Monday, January 2, 2012

A Quiet New Year

I wanted to enjoy the unseasonable warmth and bright sun on New Years Day and thought I'd get in some birding. Inspired by the posting about the CBC Screech Owls in Kennard Park, and my own recent Great Horned Owl in Houghton Garden, I wanted to try birding Nahanton in the late afternoon and dusk hoping that I might find owls. I arrived a little later than I planed as I was side-tracked at the end of my birding walk at Castle Island by a the surprise appearance of a harbor seal.

But at 3:30 I was back in the familiar territory of the lower gardens of Nahanton and this is where I found most of the avian activity for new years day. Canada geese streamed over head, honking raucously; and flying north? A female Cardinal declared herself with her sharp "chink" call notes, while a Mockingbird acrobatically navigated among the tangle of shrubs and vines. A small flock of Juncos twittered around the garden, fully earning their name as the "winter chippy", trying to stay a few feet ahead of two young kids enjoying a hike. I was very excited when I found two American Tree Sparrows (picture) keeping company with the Song Sparrows, as I thought a New Year birding trip must include this winter favorite.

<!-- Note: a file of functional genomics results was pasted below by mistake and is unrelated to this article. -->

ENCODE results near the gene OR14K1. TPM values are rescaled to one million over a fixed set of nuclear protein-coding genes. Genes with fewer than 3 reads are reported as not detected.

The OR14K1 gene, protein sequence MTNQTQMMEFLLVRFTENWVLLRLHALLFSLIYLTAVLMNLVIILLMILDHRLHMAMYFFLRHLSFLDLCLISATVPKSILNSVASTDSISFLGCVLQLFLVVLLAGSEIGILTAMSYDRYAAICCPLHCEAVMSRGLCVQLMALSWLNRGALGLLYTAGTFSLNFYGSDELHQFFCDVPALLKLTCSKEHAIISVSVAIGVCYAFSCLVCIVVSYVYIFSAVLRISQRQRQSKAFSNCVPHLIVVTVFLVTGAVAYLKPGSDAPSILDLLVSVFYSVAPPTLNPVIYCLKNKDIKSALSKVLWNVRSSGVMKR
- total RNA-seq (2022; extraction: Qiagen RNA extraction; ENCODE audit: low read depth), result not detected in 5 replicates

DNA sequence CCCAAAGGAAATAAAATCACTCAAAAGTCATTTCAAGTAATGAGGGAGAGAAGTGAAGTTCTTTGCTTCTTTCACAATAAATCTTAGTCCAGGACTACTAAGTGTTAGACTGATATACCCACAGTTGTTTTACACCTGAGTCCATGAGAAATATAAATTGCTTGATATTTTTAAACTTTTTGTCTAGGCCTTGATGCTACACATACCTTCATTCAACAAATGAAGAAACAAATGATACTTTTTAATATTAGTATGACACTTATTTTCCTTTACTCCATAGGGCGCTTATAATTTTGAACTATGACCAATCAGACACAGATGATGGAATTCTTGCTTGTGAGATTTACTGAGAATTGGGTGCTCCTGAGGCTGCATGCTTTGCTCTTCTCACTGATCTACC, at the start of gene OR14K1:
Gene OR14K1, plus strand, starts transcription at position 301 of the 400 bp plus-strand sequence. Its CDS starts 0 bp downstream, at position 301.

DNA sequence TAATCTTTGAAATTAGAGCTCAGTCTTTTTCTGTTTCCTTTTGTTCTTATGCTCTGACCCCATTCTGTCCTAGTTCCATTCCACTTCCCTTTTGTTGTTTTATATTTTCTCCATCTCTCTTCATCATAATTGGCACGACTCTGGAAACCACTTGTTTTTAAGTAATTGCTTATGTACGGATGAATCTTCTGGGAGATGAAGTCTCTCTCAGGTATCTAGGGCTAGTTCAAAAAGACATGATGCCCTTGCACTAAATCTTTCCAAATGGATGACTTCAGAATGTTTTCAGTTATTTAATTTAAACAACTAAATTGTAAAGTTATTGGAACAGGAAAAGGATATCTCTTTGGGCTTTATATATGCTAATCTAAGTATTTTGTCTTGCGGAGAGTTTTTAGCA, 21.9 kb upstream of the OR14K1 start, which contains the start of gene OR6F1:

Down at the river I was able to discern the distant dry rattle of a Belted Kingfisher, making me wish he had decided to fly a little nearer. A Downy could be made out in the distant tree tops and the occasional "ang ang" was the only sign of the White-Breasted Nuthatch.

I sat up in Woodcock Meadow nearer to dusk watching robins stream south across Nahanton St. to their evening roost. Dusk was now fully upon the park (picture) and the wing-whir gave away a passing Mourning Dove as I sat straining my ears hoping for the low hoot of an owl. So far none of our feathered friends had provided any calls consistently or loud enough to record. When dusk was fully past, I turned my binoculars strait up to peer through the high hazy clouds at the moon and stars; even Jupiter's moons were visible as discrete pin pricks.

I slowly began to give up on the owls, and made my way back across the soccer field and up the the gardens, without a Great Horned Owl's low hoot or a Screech Owl's eerie whinny. It may have been the end of the day, but it is just the begining, the start of a new year. And who knows what this year might bring to Nahanton Park.

1 comment:

  1. Matt, I love the way you write about the birds. I'm so glad you saw the American tree sparrows. I was disappointed I hadn't seen them last time I was there.

    Your dusk picture is stunning.